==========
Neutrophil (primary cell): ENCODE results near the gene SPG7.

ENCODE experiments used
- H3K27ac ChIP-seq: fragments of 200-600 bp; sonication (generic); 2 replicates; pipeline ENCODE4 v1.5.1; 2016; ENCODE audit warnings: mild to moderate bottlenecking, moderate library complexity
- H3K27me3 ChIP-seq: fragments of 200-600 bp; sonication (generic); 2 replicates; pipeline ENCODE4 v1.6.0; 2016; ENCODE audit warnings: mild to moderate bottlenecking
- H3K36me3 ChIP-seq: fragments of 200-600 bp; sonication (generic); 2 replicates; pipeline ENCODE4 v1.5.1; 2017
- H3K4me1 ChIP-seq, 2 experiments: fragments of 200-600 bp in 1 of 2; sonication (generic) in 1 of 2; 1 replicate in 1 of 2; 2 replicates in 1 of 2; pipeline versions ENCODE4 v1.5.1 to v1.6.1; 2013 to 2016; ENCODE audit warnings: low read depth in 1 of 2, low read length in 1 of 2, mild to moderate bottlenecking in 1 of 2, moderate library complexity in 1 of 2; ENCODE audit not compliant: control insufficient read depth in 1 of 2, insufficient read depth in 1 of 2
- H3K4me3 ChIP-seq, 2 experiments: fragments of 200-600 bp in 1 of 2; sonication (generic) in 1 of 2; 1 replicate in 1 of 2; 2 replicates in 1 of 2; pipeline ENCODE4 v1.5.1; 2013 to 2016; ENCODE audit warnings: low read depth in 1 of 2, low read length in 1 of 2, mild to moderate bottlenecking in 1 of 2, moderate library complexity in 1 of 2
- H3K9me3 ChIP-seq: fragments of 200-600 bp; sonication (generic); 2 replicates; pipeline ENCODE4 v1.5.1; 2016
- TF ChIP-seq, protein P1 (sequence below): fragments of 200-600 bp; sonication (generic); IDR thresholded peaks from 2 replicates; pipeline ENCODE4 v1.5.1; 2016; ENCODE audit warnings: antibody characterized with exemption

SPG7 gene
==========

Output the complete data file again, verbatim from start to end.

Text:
Neutrophil (primary cell): ENCODE results near the gene SPG7.

ENCODE experiments used
- H3K27ac ChIP-seq: fragments of 200-600 bp; sonication (generic); 2 replicates; pipeline ENCODE4 v1.5.1; 2016; ENCODE audit warnings: mild to moderate bottlenecking, moderate library complexity
- H3K27me3 ChIP-seq: fragments of 200-600 bp; sonication (generic); 2 replicates; pipeline ENCODE4 v1.6.0; 2016; ENCODE audit warnings: mild to moderate bottlenecking
- H3K36me3 ChIP-seq: fragments of 200-600 bp; sonication (generic); 2 replicates; pipeline ENCODE4 v1.5.1; 2017
- H3K4me1 ChIP-seq, 2 experiments: fragments of 200-600 bp in 1 of 2; sonication (generic) in 1 of 2; 1 replicate in 1 of 2; 2 replicates in 1 of 2; pipeline versions ENCODE4 v1.5.1 to v1.6.1; 2013 to 2016; ENCODE audit warnings: low read depth in 1 of 2, low read length in 1 of 2, mild to moderate bottlenecking in 1 of 2, moderate library complexity in 1 of 2; ENCODE audit not compliant: control insufficient read depth in 1 of 2, insufficient read depth in 1 of 2
- H3K4me3 ChIP-seq, 2 experiments: fragments of 200-600 bp in 1 of 2; sonication (generic) in 1 of 2; 1 replicate in 1 of 2; 2 replicates in 1 of 2; pipeline ENCODE4 v1.5.1; 2013 to 2016; ENCODE audit warnings: low read depth in 1 of 2, low read length in 1 of 2, mild to moderate bottlenecking in 1 of 2, moderate library complexity in 1 of 2
- H3K9me3 ChIP-seq: fragments of 200-600 bp; sonication (generic); 2 replicates; pipeline ENCODE4 v1.5.1; 2016
- TF ChIP-seq, protein P1 (sequence below): fragments of 200-600 bp; sonication (generic); IDR thresholded peaks from 2 replicates; pipeline ENCODE4 v1.5.1; 2016; ENCODE audit warnings: antibody characterized with exemption

SPG7 gene